But that will take a long time. Years, in fact. I have plenty of provisions to last me the rest of my natural life, which is about half-over anyway. At least I hope so. Barring any unforeseeable calamities (there are no celestial obstructions in my current path, at least not for several thousand years), I will eat and drink and live the next half of my life for about as long as I would have if I had stayed on Earth.

I’ll just be doing it alone.

The only people I have to keep me company here in my floating home are those who may be found in the books and films stored in my computer library—which is no small number because I have thousands of them—maybe hundreds of thousands.


Someday, long after I’m dead, this space station, along with my story that I am writing here, may be found. Or, it may never be found.

It will not change the importance of my story either way.

My story needs to be told. It does not need to be heard. I hope it will be, but it does not need to be.

It is the same amount of important either way.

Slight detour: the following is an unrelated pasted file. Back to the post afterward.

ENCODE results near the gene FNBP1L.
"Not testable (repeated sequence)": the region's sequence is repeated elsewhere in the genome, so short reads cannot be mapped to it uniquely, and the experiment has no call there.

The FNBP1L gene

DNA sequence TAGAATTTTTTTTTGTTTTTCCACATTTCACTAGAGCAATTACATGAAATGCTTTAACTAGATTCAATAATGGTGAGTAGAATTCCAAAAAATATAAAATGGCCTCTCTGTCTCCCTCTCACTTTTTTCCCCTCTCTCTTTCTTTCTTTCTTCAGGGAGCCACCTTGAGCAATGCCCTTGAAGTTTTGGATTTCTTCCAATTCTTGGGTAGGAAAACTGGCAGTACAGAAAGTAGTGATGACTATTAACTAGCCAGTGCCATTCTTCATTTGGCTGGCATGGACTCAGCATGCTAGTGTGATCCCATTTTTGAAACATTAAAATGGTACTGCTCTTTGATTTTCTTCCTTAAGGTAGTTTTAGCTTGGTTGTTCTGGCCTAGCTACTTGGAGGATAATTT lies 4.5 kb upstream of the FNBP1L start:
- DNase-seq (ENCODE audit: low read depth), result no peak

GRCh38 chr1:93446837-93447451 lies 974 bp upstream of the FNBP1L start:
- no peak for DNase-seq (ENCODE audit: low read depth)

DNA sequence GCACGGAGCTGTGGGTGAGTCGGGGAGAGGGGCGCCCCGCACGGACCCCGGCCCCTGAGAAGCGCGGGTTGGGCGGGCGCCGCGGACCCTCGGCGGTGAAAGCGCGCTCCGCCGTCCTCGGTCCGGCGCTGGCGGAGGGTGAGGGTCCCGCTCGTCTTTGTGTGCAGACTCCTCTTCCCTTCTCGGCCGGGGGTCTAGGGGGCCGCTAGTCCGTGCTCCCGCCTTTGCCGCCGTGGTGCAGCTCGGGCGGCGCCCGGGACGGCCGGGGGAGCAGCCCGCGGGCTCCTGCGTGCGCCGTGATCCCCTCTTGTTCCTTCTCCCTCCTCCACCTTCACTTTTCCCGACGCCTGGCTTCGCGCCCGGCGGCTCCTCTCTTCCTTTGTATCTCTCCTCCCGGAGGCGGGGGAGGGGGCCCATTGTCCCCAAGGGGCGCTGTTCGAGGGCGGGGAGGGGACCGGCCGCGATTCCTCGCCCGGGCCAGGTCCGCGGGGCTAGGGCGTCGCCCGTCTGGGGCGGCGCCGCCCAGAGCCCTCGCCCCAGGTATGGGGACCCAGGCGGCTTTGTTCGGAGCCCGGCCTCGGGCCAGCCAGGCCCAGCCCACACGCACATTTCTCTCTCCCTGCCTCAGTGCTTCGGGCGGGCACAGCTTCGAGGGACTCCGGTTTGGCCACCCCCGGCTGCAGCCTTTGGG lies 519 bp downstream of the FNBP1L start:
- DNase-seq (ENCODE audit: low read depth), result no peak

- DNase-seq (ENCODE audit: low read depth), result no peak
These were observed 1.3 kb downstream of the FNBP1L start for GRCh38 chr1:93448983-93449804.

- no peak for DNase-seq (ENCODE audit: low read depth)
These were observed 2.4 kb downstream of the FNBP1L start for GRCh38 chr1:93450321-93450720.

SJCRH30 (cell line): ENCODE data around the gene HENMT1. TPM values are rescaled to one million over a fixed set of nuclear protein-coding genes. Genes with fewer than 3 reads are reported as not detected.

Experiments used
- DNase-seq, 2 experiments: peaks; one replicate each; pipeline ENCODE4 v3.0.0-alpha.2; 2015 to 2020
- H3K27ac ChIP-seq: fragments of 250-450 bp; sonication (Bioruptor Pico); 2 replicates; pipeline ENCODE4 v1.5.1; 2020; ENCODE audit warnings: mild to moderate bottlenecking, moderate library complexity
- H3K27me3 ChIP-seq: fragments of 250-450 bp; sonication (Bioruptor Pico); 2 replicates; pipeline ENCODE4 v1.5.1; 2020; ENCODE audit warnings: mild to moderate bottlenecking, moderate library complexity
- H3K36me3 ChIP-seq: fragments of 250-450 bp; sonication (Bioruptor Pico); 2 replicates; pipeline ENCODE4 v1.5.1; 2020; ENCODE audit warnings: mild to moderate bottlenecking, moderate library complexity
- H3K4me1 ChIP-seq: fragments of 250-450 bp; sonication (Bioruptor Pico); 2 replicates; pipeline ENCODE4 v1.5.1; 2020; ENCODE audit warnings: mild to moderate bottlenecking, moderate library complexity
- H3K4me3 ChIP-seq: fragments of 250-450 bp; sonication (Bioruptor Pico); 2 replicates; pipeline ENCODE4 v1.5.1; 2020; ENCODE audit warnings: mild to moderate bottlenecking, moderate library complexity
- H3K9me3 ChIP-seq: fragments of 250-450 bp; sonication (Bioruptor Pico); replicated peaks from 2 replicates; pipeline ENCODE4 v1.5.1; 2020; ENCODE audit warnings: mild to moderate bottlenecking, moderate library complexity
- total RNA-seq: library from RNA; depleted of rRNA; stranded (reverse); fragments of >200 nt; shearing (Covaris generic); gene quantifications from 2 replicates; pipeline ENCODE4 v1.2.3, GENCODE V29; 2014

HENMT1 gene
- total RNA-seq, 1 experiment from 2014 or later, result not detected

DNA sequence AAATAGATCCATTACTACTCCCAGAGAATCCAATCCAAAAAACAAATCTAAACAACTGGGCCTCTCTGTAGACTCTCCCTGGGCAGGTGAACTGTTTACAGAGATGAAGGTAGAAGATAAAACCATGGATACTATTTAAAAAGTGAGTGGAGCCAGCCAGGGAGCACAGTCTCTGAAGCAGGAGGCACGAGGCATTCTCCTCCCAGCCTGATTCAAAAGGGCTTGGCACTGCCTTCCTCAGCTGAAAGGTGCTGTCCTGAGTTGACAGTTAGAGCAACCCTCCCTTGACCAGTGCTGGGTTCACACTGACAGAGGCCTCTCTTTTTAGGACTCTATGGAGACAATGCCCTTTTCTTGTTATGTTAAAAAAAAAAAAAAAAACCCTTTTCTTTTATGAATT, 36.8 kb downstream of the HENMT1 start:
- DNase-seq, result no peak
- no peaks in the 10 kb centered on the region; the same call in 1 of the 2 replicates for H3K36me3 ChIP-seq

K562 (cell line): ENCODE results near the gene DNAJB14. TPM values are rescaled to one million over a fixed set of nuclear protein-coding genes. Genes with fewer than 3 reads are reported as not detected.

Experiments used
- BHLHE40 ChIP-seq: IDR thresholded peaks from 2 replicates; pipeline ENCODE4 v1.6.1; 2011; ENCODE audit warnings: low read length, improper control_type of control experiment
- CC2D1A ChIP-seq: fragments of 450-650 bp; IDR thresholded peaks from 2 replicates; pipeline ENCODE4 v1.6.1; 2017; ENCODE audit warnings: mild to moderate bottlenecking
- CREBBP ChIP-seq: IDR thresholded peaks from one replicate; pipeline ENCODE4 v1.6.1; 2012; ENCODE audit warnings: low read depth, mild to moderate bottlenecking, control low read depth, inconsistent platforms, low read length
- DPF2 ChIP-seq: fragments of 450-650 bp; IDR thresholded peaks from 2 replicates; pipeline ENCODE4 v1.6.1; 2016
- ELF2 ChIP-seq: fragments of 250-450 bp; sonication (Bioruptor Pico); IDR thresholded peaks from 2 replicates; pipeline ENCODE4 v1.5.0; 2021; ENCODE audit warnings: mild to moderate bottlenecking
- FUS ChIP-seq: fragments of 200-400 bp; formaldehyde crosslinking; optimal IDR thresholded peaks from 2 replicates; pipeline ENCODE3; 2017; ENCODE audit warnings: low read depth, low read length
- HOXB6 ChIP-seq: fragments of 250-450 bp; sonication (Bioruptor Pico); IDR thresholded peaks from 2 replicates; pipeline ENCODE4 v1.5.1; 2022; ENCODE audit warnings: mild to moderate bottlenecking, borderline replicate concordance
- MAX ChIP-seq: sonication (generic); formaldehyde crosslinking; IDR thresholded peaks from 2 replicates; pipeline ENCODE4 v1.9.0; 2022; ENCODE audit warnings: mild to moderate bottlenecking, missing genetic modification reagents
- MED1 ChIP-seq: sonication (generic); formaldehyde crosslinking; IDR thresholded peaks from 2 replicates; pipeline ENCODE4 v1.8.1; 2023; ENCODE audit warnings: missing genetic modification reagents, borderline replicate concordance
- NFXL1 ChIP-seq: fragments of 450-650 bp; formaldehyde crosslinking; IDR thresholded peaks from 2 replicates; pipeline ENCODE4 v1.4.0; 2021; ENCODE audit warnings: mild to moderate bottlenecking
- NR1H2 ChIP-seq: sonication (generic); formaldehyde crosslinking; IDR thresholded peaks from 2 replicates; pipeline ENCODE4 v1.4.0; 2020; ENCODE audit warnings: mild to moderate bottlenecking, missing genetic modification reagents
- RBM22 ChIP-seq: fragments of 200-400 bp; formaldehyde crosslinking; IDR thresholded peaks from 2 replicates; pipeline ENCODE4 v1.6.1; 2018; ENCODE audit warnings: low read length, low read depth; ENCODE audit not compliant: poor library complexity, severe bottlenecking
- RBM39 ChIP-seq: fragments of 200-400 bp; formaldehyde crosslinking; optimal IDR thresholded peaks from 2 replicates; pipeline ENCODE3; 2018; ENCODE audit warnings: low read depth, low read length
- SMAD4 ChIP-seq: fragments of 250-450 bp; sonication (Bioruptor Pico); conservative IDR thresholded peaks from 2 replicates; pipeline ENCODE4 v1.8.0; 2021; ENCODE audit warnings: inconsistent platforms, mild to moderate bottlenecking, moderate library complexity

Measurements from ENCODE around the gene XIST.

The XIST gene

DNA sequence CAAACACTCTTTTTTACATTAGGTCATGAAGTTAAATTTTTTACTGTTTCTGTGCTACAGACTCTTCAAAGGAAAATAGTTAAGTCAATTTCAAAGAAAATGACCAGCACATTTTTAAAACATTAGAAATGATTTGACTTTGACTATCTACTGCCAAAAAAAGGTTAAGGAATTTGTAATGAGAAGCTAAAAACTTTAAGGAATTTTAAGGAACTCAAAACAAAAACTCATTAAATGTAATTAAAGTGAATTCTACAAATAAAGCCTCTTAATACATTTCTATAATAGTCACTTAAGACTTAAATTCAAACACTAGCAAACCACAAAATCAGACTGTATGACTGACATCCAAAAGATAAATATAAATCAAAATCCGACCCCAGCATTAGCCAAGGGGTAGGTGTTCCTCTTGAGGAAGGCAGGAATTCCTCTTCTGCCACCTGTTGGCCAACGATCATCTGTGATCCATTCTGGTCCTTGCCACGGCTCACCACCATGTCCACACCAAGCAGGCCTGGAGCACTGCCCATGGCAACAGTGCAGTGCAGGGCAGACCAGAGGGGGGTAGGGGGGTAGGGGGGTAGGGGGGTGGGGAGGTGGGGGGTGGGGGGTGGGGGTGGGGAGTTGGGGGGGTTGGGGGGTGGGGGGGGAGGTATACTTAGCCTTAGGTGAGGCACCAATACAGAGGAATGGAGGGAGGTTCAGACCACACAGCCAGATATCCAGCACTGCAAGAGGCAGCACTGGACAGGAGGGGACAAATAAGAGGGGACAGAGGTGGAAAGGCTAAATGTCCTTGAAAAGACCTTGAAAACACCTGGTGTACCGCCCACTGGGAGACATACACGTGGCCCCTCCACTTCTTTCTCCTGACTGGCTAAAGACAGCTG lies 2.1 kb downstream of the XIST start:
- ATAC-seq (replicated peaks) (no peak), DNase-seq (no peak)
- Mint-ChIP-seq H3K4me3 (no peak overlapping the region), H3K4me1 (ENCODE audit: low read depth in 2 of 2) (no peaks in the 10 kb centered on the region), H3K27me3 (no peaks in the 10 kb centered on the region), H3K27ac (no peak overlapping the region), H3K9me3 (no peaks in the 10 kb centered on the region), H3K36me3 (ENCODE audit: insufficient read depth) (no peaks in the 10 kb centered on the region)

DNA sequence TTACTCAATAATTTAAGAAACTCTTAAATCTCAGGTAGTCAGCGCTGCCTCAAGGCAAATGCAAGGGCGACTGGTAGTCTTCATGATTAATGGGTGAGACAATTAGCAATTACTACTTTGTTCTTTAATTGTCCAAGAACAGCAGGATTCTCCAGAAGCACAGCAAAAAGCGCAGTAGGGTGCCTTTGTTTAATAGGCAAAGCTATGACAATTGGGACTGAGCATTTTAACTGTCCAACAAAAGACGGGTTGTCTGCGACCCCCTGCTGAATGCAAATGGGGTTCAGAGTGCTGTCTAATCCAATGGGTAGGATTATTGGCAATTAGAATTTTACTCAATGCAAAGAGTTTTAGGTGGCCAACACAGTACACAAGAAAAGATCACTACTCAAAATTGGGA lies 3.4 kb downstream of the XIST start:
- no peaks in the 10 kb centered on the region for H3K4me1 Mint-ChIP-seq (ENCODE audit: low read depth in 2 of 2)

No story is more important than mine. And mine is no more important than any other.

Not in “the grand scheme of things.” Because there is no grand scheme of things.

“God’s eye view” is just another vantage point—another center of the universe in an infinite number of centers of the universe. Maybe even infinite universes.


One more thing:

This story is true. All of it. None of the names have been changed because by the time anyone finds this, they’ll all be long dead.

Long dead.

That didn’t actually hit me until I wrote it just now.

Man, that fucking hurts. Goddamn.


Well, it’s too late now, but I need to say something to them.

To all the people I knew in my life. All my friends. All my family. All my acquaintances.

To all of you whose paths crossed mine in the map of my story, of our stories, I say this:

I loved you.

I loved you more than you could ever know.

Every single one of you.

Everyone who shared a piece of his or her life with me in Texas, in Boston, in New York, and all the other places along the way.

Everyone. Every piece of each and every life–no matter how small.

Each and every piece was precious. Perfect.

You meant more to me than you ever knew.

I carried each piece of you with me every day for the rest of my story.

I carry each piece of you here with me now, into the dark vast.

I only wish I had told you when I could.

But maybe, hopefully, you knew anyway.